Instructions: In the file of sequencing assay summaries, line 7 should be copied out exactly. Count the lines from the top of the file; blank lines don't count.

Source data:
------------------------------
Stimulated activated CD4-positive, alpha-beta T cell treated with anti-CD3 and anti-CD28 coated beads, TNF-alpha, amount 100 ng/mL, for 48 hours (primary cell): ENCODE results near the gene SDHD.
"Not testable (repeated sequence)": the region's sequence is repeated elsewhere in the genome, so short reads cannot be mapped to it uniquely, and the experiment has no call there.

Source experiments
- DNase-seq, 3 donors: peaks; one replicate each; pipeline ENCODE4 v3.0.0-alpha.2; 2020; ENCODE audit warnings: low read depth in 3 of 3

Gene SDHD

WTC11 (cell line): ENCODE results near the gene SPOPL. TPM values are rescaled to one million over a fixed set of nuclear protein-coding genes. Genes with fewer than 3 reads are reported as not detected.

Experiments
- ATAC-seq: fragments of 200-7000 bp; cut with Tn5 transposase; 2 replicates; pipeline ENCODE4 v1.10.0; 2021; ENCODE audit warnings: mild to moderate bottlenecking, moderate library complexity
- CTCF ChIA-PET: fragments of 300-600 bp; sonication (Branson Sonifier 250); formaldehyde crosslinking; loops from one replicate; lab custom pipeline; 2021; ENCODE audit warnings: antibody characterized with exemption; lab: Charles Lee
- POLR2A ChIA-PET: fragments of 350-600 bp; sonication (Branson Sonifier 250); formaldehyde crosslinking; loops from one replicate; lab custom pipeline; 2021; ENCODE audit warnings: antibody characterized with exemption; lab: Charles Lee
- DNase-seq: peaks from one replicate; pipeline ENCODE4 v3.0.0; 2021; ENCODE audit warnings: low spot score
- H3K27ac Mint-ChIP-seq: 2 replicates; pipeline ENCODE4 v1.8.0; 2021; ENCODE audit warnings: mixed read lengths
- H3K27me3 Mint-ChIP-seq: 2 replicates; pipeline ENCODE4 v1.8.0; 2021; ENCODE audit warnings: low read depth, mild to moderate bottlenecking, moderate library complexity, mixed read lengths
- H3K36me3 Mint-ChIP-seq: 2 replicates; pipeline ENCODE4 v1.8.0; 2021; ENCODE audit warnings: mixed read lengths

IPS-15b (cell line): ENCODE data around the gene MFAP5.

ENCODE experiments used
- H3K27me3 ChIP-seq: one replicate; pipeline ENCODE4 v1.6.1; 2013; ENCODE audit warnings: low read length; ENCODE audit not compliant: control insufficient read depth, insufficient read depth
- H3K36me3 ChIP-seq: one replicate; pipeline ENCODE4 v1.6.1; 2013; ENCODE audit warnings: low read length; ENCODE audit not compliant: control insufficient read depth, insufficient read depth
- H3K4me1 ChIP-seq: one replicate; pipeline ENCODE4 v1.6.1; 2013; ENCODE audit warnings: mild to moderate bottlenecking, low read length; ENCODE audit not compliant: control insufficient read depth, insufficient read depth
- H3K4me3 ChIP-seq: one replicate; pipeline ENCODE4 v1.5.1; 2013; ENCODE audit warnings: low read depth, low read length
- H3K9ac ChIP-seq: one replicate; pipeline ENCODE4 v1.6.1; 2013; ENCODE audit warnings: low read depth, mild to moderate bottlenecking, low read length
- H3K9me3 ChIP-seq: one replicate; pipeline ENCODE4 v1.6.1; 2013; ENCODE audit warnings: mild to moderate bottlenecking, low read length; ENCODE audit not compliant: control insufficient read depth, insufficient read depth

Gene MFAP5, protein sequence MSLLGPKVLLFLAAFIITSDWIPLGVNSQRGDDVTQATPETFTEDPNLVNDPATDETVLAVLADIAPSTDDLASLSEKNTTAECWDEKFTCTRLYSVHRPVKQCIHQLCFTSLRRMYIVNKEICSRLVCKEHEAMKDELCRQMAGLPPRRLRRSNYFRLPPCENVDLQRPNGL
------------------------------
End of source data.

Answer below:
Experiments